Cook, Gray. Athletic Body in Balance. Champaign: Human Kinetics. 2003.

Cook, Gray. Movement. Lee Burton, Kyle Kiesel, Dr. Greg Rose, and Milo Bryant. Santa
Cruz: On Target Publications. 2010.

Magee, David J. Orthopedic Physical Assessment. 4th Edition. Philidelphia: Saunders.

Reischl, Stephen F.  Noceti-DeWit , Lisa M., Current Concepts of Orthopaedic Physical
Therapy. The Foot and Ankle:  Physical Therapy Patient Manageemnt Utilizing Current
Evidence. Orthopaedic Section, APTA, Inc. 2006.

Sahrmann, Shirley.  Diagnosis and Treatment of Movement Impairment Syndromes. St.
Louis: Mosby. 2002.

Dr. Jennifer Reiner is the chiropractor for Water and Sports Physical Therapy and Fitness Quest 10 in San Diego, California.  She obtained a Bachelor’s of Science Degree in Exercise Science from the University of Florida and went on to pursue a Doctor of Chiropractic degree from Palmer College of Chiropractic West.  As a member of the Palmer West Sports Council, Dr. Reiner focused her studies on sports injuries and rehabilitation.  She is also a Certified Strength and Conditioning Specialist (CSCS) by the National Strength and Conditioning Association.

She spent five years as the official chiropractor for the University of California San Diego, providing care to a variety of sports including swimming, soccer, volleyball, track and field, tennis, and basketball.  Dr. Reiner is certified in Graston Technique as well as Active Release Technique (ART).  She also holds certifications in FMS (Functional Movement Screen), SFMA (Selective Functional Movement Assessment), TRX suspension training, and K-laser therapy.

Free Fitness And Athletic Camp

Inspire Millions

Americans are no longer chubby, portly, or overweight.  We are corpulent, obese, and rotund.  We don’t move like humans are supposed to move.  We don’t eat like humans are supposed to eat.  We are not just merely dying from this plight, we are suffering.   What would happen to a Cheetah if we fed it Cheetos and made it sit idle?  It would get sick, it would get depressed, it would develop pain and it would die.  Why? Because Cheetos are not what Cheetahs are supposed to eat, and sitting idle is not what cheetahs are supposed to do.  As cruel as the above treatment may seem to an animal, many Americans live, embrace, and defend their “right” to this scenario.  After all, there is a robust, nearly unchallenged industrial machine to support it. Unchallenged, until now.

This is a call to action.   A much higher calling than sculpting a six-pack, toning thighs, selling gym memberships or slinging miracle supplements.    It’s a call for our society to lift each other up off the couch and move.  It is a call to educate each other to eat food instead of chemicals.  It is a call to INSPIRE MILLIONS to stop suffering and live like humans are designed to live.

You don’t have to be a personal trainer, life coach, or physician to grab a loved-one’s hand and say “let’s go for a walk”.  How do you know if you are walking fast and far enough?  When someone no longer needs to pull you off the couch to go for a walk.  You don’t have to be a dietician, nutritionist, or chef to select food that is actually “food” and not merely a chemically-induced taste.  How do you know what “real food” is?  The ingredients list should be the food itself.  For meat, well, if you know what the animal’s name was prior to being on your plate, it’s probably safe to eat.

We don’t have to be hot, ripped, toned, shredded, sculpted, or beautiful.  We need men, women, and children to get off the couch, stop eating poison, and get out of pain.  Everyone can contribute.  Do something today, right now to change the way you live or INSPIRE someone else to do the same.  It may not happen overnight, it may take time.  Person by person, household by household, city by city, state by state.  Working together, we can stand up and INSPIRE MILLIONS to be happy, healthy and pain free.  After all, that’s how humans are supposed to live.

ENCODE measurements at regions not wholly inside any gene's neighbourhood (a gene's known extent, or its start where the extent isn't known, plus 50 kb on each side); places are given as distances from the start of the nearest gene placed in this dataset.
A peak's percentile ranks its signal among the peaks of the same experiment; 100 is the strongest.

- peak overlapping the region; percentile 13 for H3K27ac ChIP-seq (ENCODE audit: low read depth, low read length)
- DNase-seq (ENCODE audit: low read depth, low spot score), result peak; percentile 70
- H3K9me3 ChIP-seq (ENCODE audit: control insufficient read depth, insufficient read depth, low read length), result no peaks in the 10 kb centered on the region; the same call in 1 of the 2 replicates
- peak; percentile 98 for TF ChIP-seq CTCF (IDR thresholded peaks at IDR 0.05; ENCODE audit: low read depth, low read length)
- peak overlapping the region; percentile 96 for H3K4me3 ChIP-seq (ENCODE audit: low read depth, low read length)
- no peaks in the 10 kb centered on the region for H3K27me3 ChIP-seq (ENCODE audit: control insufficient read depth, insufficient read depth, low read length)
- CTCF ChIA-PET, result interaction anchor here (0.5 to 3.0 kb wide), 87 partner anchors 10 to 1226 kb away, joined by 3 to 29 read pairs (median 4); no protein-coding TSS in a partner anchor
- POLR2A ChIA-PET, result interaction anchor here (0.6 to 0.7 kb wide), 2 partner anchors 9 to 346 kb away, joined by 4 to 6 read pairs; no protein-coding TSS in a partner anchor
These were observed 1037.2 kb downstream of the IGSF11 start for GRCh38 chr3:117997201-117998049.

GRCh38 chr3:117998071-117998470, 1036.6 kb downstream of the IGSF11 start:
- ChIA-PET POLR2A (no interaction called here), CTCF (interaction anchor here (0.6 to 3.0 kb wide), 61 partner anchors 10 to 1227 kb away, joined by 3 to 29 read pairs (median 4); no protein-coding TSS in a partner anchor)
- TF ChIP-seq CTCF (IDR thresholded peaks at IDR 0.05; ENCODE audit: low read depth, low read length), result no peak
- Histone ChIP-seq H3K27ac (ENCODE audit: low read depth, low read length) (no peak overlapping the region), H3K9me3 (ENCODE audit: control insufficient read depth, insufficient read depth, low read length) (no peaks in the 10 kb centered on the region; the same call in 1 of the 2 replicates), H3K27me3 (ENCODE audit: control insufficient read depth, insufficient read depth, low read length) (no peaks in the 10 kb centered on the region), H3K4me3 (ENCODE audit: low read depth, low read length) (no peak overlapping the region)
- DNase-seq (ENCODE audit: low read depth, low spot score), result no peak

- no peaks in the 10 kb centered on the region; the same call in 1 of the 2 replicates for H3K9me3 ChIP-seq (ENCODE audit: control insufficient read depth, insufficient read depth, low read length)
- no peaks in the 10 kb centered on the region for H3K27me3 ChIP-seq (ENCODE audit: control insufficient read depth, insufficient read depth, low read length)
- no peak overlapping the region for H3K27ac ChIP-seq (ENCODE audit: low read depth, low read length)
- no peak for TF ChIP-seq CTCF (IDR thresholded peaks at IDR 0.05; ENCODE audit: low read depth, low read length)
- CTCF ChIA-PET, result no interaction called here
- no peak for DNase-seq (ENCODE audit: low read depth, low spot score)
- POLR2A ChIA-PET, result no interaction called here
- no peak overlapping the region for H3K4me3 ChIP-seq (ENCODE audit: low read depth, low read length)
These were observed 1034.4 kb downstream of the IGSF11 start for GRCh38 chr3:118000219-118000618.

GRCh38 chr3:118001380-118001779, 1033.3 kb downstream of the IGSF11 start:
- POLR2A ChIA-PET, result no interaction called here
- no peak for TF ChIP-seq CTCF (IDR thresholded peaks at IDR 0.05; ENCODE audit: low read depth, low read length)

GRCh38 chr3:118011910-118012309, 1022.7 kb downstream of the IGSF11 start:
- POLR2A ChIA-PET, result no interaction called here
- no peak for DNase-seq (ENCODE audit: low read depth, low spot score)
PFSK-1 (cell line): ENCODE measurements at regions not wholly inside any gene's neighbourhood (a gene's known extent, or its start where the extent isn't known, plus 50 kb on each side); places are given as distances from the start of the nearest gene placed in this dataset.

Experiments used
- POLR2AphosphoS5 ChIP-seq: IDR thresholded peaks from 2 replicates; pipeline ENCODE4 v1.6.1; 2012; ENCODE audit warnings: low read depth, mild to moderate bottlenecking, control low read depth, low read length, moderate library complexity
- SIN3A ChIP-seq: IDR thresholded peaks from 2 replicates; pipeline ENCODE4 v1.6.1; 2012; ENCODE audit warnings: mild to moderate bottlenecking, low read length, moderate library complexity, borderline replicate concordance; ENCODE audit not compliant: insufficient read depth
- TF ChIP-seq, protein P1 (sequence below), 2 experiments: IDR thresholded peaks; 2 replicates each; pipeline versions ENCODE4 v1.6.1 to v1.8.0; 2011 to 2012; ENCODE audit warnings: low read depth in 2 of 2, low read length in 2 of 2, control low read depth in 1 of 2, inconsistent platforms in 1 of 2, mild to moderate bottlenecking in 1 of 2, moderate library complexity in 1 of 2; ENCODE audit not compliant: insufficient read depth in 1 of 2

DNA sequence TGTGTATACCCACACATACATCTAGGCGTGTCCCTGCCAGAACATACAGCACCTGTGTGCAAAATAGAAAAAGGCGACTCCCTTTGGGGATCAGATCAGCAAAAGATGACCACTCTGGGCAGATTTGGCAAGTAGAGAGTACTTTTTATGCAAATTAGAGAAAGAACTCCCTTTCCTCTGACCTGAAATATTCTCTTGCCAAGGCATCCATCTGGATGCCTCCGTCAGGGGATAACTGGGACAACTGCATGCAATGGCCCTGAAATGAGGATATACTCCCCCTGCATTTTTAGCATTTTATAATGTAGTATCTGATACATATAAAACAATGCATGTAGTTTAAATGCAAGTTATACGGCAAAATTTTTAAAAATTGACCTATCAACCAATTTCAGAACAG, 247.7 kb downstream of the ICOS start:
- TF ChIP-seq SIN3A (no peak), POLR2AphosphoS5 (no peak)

We at Fitness Quest 10 are going to contribute to the cause by posting a variety of “2 minute challenges” on our Facebook page.  These challenges may include short workouts, flexibility, quick meals, motivation, and a variety of other aspects of wellness.  Two minutes may be all it takes to start a chain reaction to change someone’s life.  Once these challenges receive 5,000 views on Youtube, or 100 total “likes” on Fitness Quest 10, Brettklika.com, and Underground Wellness through Facebook, we will post another 2 minute challenge.  Pass it on to someone you think you can help change their life!

Brett Klika C.S.C.S., Director of Athletics at Fitness Quest 10, is a human performance specialist, motivator and educator. A graduate from Oregon State University, Brett has directed sport camps all over the nation. While in college, amidst playing club soccer and lacrosse, Brett worked with the strength and conditioning department for 3 years. A year long resident sports performance internship at the Olympic Training Center brought Brett to San Diego. Brett’s work with the Olympic athletes, as well as local high school athletes nurtured a passion for creating excellence in individuals.

Detox Tips

The average American has 116 synthetic compounds in their body according to the Centers of Disease Control and Prevention. We’re exposed to toxins from various sources such as food additives and preservatives, dry cleaners, digestive distress, non-organic foods, our environment, poor quality supplements, pesticides, chemicals, xenoestrogens and so much more.

Toxins are stored in fat cells. All toxins brought into your body have to be processed by your liver. Toxic overload and a congested liver make it difficult to lose body fat.

Spring time is the ideal time for detoxification. If you want to change your body, feel better, and look your best ever, implement the following simple and easy detox tips into your life.

Detoxing = Inflammation  = Bodyfat

  • Consume an appropriate amount of filtered water daily. Your body is 85% water and physiologically water works as a catalyst to most functions within your body. Water is important for eliminating toxins from your body. Add the juice from a fresh lemon and/or lime.